Post by Brenda, Lily, Julie and Phoebe
Technology‐mediated Language teaching at distance is now geographically widespread around the world as a well-established means of extending access and opportunities to language learners in both public and private settings.
The feature of all forms of distance language teaching are that teachers and learners are physically separated, that “the bulk of the learning takes place in non‐co‐presence” (Lamy, 2013).
The Evolution of Distance Language Teaching
Distance language teaching has evolved largely in response to developments in technology (White, 2017).
Printed-based courses→→Educational radio and Broadcast television→→Computer technologies→→Interactive multimedia→→ Web 2.0 Environments→→ Second Life
Generational Models of Distance Language Teaching (White, 2006)
Elements in Distance Language Learning (White, 2017)
Blake (2009) reviewed technical applications for second language distance learning and found it important to reconsider current best teaching practices. The most important technologies tools and environments are the following elements:
Computer‐mediated communication (CMC) allows learners to get involved in collaborative learning environments, connect with peers, and develop a sense of community.
Audio graphic and videoconferencing environments
It is important to identify the skills teachers need and track learners for feedback.
Learning management systems (LMSs)
Doughty and Long (2003) criticized the large-scale commercialization of distance language courses. Those systems were not created for language learning and decreased opportunities to interact.
Telecollaboration brought language learners from different countries together for collaborative projects or cross-cultural communication.
Web 2.0 tools
Like blogs and wikis, with these tools, learners actively build their own version of the curriculum from the resources they obtained.
Enquiry into pedagogical innovation now focuses on task design, assessment of learning, and teacher expertise rather than teacher roles, functionalists of the environment or something else (White, 2017).
(1) Course design — lengthy, detailed process, ongoing attention to learning goals, assessment, rate of progress, opportunities for feedback on course work.
However, Lamy (2013) noted: “remote, isolated learners whose learning is impeded or halted by design issues cannot obtain immediate help, nor can the designers intervene swiftly to recast pedagogical orientations that have been explicitly described for the learners in the self‐study materials already released to them.”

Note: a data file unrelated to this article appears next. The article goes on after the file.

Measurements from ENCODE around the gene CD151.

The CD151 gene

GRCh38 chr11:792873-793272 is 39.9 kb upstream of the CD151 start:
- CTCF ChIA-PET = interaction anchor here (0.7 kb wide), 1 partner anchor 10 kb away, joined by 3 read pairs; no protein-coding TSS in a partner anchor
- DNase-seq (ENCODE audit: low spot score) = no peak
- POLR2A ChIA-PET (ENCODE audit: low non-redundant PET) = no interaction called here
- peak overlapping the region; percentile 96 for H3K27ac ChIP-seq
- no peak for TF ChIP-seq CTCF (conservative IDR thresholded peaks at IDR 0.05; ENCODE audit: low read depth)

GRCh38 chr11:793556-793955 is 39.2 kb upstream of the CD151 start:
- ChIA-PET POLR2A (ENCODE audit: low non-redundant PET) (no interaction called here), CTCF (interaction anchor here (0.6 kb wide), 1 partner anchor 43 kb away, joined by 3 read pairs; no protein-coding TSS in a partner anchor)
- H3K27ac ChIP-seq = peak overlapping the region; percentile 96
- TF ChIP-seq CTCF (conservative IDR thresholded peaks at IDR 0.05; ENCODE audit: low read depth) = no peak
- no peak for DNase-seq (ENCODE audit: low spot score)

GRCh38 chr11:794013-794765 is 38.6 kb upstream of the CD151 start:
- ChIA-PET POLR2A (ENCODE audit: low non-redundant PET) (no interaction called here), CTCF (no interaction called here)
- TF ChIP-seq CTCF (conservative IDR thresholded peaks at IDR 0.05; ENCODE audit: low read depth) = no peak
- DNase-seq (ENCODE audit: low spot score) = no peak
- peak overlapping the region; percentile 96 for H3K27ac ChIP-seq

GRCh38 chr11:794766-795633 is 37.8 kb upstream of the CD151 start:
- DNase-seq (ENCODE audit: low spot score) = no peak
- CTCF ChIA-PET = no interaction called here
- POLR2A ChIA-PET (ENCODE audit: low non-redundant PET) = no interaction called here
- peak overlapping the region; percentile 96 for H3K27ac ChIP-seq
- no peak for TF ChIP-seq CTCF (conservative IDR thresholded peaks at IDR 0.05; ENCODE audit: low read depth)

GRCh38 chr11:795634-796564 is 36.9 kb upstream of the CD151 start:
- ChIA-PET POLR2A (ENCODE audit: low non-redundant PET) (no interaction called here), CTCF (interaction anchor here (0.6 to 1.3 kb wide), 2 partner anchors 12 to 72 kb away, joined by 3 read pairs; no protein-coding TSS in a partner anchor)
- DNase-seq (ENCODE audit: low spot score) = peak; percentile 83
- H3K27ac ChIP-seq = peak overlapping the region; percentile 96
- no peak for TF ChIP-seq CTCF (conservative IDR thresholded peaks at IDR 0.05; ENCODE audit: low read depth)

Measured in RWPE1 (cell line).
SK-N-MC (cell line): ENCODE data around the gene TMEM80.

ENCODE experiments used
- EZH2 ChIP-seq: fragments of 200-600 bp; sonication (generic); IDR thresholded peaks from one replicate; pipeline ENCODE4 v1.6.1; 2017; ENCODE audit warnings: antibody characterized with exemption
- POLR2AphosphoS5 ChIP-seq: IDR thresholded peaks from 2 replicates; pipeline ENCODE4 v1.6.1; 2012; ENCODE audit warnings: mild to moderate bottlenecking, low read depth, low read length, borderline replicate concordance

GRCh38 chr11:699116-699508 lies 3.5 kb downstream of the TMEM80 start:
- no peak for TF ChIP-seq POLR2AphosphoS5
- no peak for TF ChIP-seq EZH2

Therefore, in order not to make learners confused or result in such negative impacts as learners’ loss of confidence brought by updating or revising a course through virtual learning environments, task design has become the new focus.
(2) Task Design — consideration on affordances of certain online tools, the needs and preferences of learners, the goals of specific learning events and opportunities to develop interactive competence.
Increasing focus: matching assessment to the kinds of interactive and collaborative opportunities integral to contemporary paradigms of distance language learning (White, 2017)
Focus extended: new complexities and specific constraints in relation to assessment (Wang& Chen, 2013)
Lamy and Goodfellow (1999) — Tutor Styles
Ernest, Heiser and Murphy (2013) — understanding distance teacher skills in different virtual settings in relation to specific task types
Sustained focus: how to encourage interaction and collaboration, how to maintain motivation and to ensure student retention and course completion
Critiques remain concerning the part technology plays and the quality of learning experiences learners obtain from distance-education programs (White, 2017).
1. The development and applicability of technology for distance learning largely rely on how the authorities perceive and promote distance-education programs (Asiimwe, Grönlund, Hatakka, 2017).
2. It can be observed that some distance-learning institutions deliver their online courses through non-interactive technologies only (Mouza, 2017).
3. It is difficult for either distance-learning institutions or learners to keep pace with ever-shifting technology. How well students can utilize technology for learning is critical for their success (Rajesh, 2003).
4. The lack of clear educational models and quality assurance mechanism may result in inappropriate study material and unqualified course designs, which largely discourages students from learning (Martey, 2004)
5. The quality of learning can be reduced if students do not have effective ways to communicate with lecturers or fail to find out promptly whether they make progress or not (Jackson, 2017).
1. What do you know about distance language learning? Do you think it is unique or it is only similar to other kinds of online language learning, such as apps on the cellphone?
2. One indispensable element of distance language learning is those relevant institutions. Can you give any suggestion on their quality assurance mechanism?
3. What educational strategies should distance-learning institutions adopt to raise learners’ studying enthusiasm?